ILTA's recently published Fall White Paper features an article on the increasingly complex challenge of balancing compliance vs. convenience when it comes to law firm information security.
 
Co-authored by Rudy Moliere (Director of Records & Information at Morgan Lewis) and Mohit Thawani (Head of the Information Security Practice Group at Intapp), the article explores how firms can approach the trade offs between tightly controlling access to the sensitive internal information (which is increasingly distributed across offices, devices and even in third-party cloud services) and enabling lawyers and staff to be effective and avoid unnecessary barriers, overhead and inconvenience.
 
To understand the Benjamin Franklin featured in the clip art, read on in: "Information Security and the Spirit of Compromise" --
  • "A security program that includes more stringent controls will inevitably have some impact on lawyer and staff behavior, habits and productivity. Everyone must understand how an innocent mistake could have drastic consequences."
  • "They must also make informed decisions on how much risk the firm is willing to accept to maintain normal levels of productivity, and, conversely, how great a hit on efficiency the firm can accept to achieve a desired level of security."
  • "As security becomes a business issue, IT and security professionals must also adapt their approach, doing less watching around the perimeter and more negotiating with those inside it about the level of security required."
  • "There is no better way to do that than to align security with firm strategy, to remind leadership that today's clients expect strong controls and will readily take their work to another firm with a more confident security posture."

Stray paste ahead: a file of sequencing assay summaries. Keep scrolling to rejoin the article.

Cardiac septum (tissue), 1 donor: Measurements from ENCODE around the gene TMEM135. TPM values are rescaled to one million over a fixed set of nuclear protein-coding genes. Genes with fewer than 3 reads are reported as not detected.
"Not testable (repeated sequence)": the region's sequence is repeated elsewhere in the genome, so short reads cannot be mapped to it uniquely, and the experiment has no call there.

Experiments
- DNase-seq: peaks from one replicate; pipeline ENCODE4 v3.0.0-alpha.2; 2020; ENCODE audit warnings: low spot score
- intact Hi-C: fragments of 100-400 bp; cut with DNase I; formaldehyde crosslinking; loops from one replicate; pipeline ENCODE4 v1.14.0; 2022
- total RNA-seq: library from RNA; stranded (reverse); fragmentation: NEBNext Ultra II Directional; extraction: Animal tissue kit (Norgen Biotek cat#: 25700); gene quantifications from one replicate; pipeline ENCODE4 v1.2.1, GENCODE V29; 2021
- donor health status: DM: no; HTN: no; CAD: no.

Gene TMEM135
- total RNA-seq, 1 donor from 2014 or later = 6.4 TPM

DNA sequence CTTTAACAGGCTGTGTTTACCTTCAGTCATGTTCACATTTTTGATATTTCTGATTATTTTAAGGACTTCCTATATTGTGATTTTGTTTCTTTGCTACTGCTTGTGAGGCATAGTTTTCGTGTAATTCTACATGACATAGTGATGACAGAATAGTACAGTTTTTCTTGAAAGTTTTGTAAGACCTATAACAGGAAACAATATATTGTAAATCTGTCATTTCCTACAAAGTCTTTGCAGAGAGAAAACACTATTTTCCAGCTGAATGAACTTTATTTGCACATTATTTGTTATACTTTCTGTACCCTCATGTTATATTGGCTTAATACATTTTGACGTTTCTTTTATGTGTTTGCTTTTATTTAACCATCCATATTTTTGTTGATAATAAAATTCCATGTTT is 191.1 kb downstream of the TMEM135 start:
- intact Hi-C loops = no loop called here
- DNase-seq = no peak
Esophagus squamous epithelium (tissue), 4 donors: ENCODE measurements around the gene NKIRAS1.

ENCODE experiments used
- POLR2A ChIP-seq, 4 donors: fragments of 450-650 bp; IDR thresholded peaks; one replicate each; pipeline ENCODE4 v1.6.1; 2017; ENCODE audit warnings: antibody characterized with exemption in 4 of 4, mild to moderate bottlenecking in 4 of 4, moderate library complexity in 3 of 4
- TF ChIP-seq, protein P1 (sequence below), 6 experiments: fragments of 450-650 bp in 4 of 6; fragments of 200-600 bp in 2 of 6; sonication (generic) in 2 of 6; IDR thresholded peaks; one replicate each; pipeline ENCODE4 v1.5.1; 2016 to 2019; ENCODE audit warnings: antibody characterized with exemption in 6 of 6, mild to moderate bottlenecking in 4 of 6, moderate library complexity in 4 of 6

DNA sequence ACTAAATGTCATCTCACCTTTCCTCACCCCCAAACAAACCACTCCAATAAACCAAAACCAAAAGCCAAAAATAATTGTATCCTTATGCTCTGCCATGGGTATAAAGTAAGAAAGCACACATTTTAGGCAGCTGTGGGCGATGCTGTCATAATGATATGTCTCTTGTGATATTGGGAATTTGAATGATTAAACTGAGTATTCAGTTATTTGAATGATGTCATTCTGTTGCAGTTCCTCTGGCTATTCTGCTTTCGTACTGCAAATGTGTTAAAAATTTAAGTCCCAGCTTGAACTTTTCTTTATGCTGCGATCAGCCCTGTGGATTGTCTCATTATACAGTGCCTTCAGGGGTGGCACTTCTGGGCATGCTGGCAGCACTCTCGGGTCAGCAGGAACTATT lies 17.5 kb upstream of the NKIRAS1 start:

Tuesday, November 18, 2014

Decisions of Note: Conflicts Allegations & Disqualifications


When it comes to expert Bill Freivogel, we're not exactly sure when he has time to do things other than legal research (though we know he does). Here are several recent decisions he's flagged:
  • "HLP Props., LLC v. Con. Ed. Co. of N.Y., Inc., 2014 U.S. Dist. LEXIS 147416 (S.D.N.Y. Oct. 16, 2014). Law Firm found itself representing Parent Co. on corporate matters and against Subsidiary Co. on a long-running environmental matter (this case). Sub Co. moved to disqualify Law Firm in this case. In this opinion the court denied the motion. First, the court found that Parent and Sub were one for conflicts purposes, noting, among other factors, that they shared a law department. In effect, the court applied a balancing/'no harm, no foul' test. First, the court noted how prejudiced Sub’s client would be if it lost Law Firm in this case. Second, the court noted that different offices and different lawyers were involved at Law Firm and that there was no sharing of Parent’s information. Though ruling for Law Firm, the court said that Law Firm’s failure to obtain waivers from Sub and Parent when it began representing Parent was 'troubling.'